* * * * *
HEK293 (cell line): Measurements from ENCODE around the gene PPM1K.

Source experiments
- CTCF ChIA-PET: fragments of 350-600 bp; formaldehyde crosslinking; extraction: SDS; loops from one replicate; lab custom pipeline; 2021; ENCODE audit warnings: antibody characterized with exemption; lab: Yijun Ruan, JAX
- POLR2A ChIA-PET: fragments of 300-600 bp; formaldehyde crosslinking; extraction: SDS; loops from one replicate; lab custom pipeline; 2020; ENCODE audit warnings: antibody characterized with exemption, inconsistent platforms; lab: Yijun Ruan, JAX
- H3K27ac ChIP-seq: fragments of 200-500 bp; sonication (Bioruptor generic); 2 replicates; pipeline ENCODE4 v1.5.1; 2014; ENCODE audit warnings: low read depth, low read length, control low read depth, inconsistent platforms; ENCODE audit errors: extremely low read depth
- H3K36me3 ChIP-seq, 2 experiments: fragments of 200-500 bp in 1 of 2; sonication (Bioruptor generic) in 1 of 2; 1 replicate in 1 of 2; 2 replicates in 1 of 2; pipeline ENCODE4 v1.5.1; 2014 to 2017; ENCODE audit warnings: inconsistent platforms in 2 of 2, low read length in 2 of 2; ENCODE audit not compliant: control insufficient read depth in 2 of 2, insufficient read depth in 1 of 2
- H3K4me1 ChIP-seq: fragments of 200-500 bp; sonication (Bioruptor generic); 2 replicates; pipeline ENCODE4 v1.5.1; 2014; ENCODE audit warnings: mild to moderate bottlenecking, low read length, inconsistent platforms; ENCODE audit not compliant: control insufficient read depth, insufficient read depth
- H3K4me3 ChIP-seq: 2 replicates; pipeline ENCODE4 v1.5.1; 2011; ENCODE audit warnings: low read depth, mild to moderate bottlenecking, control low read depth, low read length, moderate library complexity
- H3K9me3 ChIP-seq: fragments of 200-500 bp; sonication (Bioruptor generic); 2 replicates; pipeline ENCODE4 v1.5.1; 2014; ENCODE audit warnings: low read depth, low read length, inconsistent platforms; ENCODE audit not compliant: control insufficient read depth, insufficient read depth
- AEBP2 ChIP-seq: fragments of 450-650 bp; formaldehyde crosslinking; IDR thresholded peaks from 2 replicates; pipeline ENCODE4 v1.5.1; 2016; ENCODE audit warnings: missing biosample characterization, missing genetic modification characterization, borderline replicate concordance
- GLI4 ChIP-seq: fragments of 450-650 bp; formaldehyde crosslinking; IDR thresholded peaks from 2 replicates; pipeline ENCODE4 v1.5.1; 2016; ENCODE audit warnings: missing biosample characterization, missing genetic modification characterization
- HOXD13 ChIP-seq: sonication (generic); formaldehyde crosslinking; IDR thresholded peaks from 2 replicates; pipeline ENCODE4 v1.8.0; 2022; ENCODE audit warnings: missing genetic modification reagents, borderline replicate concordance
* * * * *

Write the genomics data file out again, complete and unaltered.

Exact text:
HEK293 (cell line): Measurements from ENCODE around the gene PPM1K.

Source experiments
- CTCF ChIA-PET: fragments of 350-600 bp; formaldehyde crosslinking; extraction: SDS; loops from one replicate; lab custom pipeline; 2021; ENCODE audit warnings: antibody characterized with exemption; lab: Yijun Ruan, JAX
- POLR2A ChIA-PET: fragments of 300-600 bp; formaldehyde crosslinking; extraction: SDS; loops from one replicate; lab custom pipeline; 2020; ENCODE audit warnings: antibody characterized with exemption, inconsistent platforms; lab: Yijun Ruan, JAX
- H3K27ac ChIP-seq: fragments of 200-500 bp; sonication (Bioruptor generic); 2 replicates; pipeline ENCODE4 v1.5.1; 2014; ENCODE audit warnings: low read depth, low read length, control low read depth, inconsistent platforms; ENCODE audit errors: extremely low read depth
- H3K36me3 ChIP-seq, 2 experiments: fragments of 200-500 bp in 1 of 2; sonication (Bioruptor generic) in 1 of 2; 1 replicate in 1 of 2; 2 replicates in 1 of 2; pipeline ENCODE4 v1.5.1; 2014 to 2017; ENCODE audit warnings: inconsistent platforms in 2 of 2, low read length in 2 of 2; ENCODE audit not compliant: control insufficient read depth in 2 of 2, insufficient read depth in 1 of 2
- H3K4me1 ChIP-seq: fragments of 200-500 bp; sonication (Bioruptor generic); 2 replicates; pipeline ENCODE4 v1.5.1; 2014; ENCODE audit warnings: mild to moderate bottlenecking, low read length, inconsistent platforms; ENCODE audit not compliant: control insufficient read depth, insufficient read depth
- H3K4me3 ChIP-seq: 2 replicates; pipeline ENCODE4 v1.5.1; 2011; ENCODE audit warnings: low read depth, mild to moderate bottlenecking, control low read depth, low read length, moderate library complexity
- H3K9me3 ChIP-seq: fragments of 200-500 bp; sonication (Bioruptor generic); 2 replicates; pipeline ENCODE4 v1.5.1; 2014; ENCODE audit warnings: low read depth, low read length, inconsistent platforms; ENCODE audit not compliant: control insufficient read depth, insufficient read depth
- AEBP2 ChIP-seq: fragments of 450-650 bp; formaldehyde crosslinking; IDR thresholded peaks from 2 replicates; pipeline ENCODE4 v1.5.1; 2016; ENCODE audit warnings: missing biosample characterization, missing genetic modification characterization, borderline replicate concordance
- GLI4 ChIP-seq: fragments of 450-650 bp; formaldehyde crosslinking; IDR thresholded peaks from 2 replicates; pipeline ENCODE4 v1.5.1; 2016; ENCODE audit warnings: missing biosample characterization, missing genetic modification characterization
- HOXD13 ChIP-seq: sonication (generic); formaldehyde crosslinking; IDR thresholded peaks from 2 replicates; pipeline ENCODE4 v1.8.0; 2022; ENCODE audit warnings: missing genetic modification reagents, borderline replicate concordance